The excavations of the British School of Archaeology in Iraq at the site of ancient Kalḫu, the modern tells of Nimrud and ‘Azar, were carried out between 1949 and 1962 under the directorships of the late Professor Sir Max Mallowan, Professor David Oates and, in the final season, Mr. Jeffery Orchard. I would like to thank the School for the award of a travel grant in 1979 and two annual Fellowships between 1980–82, which have enabled me to study the corpus of Assyrian figurines from these excavations and comparable material from other sites. I must also record my gratitude to the Iraqi State Organization for Antiquities and Heritage under the Presidency of Dr. Muayad Sa'id, for permitting and facilitating my work in the Iraq Museum; also to the other institutions and their staffs who have provided me with information and photographs. Special thanks go to Lady Mallowan, for help with the figurines now in London, Professor David Oates, for elucidating matters relating to the excavations, Mr. Jeffery Orchard, for many helpful suggestions in locating the pieces, Dr. John Curtis, for information relating to the Assyrian reliefs in the British Museum, and in particular Mr. Nicholas Postgate, for often crucial aid with the figurines' inscriptions.


1 Van Buren, E. Douglas, Foundation Figurines and Offerings (Berlin, 1931)Google Scholar [henceforth referred to as FFO] is now out-dated on this subject. For a synthesis of material mainly from published sources up to 1973, see Rittig, Dessa, Assyrisch-babylonische Kleinplastik magischer Bedeutung vom 13.–6. Jh. v. Chr. (München, 1977) [henceforth Rittig]Google Scholar. The Nimrud corpus remains for the most part unpublished. A certain amount of new material, including Nimrud figurines, will appear in Ellis, R. S., Domestic Spirits: Apotropaic Figurines in Mesopotamian Buildings (Philadelphia, forthcoming)Google Scholar.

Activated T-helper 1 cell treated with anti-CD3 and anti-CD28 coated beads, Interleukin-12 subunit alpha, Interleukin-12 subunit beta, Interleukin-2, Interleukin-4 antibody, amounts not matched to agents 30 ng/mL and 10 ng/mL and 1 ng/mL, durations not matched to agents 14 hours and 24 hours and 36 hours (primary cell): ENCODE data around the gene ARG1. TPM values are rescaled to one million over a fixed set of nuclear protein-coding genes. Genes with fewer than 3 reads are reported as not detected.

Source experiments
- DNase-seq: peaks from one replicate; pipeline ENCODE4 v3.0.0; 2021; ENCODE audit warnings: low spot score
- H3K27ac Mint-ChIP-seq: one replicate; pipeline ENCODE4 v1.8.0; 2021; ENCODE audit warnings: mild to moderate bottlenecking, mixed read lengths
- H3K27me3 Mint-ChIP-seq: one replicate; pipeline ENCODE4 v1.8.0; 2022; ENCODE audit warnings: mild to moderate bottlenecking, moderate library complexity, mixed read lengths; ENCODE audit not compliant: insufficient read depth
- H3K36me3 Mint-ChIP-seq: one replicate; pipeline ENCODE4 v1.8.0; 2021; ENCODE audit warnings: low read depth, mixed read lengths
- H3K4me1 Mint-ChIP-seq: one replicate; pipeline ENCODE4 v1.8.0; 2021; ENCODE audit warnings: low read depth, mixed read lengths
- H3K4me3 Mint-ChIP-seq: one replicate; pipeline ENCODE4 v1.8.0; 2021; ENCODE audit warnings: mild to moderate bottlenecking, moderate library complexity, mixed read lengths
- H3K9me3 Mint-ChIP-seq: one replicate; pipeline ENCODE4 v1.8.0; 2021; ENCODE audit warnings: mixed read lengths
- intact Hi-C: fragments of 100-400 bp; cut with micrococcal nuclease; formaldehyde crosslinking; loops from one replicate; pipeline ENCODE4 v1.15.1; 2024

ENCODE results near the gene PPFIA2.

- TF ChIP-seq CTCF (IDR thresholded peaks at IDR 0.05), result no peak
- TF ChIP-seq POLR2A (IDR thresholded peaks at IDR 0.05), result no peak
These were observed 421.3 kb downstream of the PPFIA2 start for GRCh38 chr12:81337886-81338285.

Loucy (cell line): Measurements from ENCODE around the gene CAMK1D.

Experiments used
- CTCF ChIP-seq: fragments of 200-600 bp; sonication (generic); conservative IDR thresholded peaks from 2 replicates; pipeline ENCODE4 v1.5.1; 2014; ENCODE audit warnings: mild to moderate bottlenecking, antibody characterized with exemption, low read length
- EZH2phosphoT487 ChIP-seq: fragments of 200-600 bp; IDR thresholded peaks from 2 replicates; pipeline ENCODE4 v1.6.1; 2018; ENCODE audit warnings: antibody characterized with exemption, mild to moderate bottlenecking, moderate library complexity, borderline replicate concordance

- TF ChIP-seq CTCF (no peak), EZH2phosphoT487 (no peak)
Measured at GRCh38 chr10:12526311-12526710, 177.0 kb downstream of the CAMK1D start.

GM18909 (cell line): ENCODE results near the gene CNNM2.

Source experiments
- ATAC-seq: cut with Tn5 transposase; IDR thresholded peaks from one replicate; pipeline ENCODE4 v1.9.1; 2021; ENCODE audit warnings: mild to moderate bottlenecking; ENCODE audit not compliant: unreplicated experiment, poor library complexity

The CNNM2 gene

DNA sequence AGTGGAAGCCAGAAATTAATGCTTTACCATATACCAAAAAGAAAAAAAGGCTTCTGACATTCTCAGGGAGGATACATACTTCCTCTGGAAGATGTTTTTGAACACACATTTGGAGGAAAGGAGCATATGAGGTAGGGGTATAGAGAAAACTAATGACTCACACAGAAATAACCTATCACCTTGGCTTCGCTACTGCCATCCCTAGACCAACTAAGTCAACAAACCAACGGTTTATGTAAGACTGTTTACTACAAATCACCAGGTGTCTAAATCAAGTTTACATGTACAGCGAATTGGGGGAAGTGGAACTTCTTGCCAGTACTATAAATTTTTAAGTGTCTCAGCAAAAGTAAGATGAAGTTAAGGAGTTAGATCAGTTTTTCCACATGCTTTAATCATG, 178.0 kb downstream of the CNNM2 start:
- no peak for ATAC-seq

2 Cf. Smith, S., JRAS 1926, 695 ff.Google Scholar; Gurney, O. R., AAA 22 (1935), 21 ff.Google Scholar; Rittig, 151 ff.; Ellis, forthcoming, chapter 2.

3 Some of the “spearman” figures from Fort Shalmaneser may date to the original foundation, but this is uncertain. The Burnt Palace figurines begin in Phase E: cf. Mallowan, M. E. L., Iraq 16 (1954), 78Google Scholar; Nimrud and its Remains (London, 1966) [henceforth N & R] I, 228Google Scholar, caption to pl.-figs. 188–9; 286 f. Layard found a set of figurines of the fish-apkallu type in the Palace, S.W.: Nineveh and its Remains (London, 1850) II, 37Google Scholar, with two examples published in Monuments of Nineveh I (London, 1849)Google Scholar, Pl. 95: 5–6 [ = BM 91845, 91843]. Cf. Van Buren, , Clay Figurines of Babylonia and Assyria (New Haven and Oxford, 1930)Google Scholar [henceforth CFBA], nos. 966, 974, 991; FFO, 52 f.; Rittig, 82 f., Nrn. 8.3.2–8, mit 83, Anm. 1.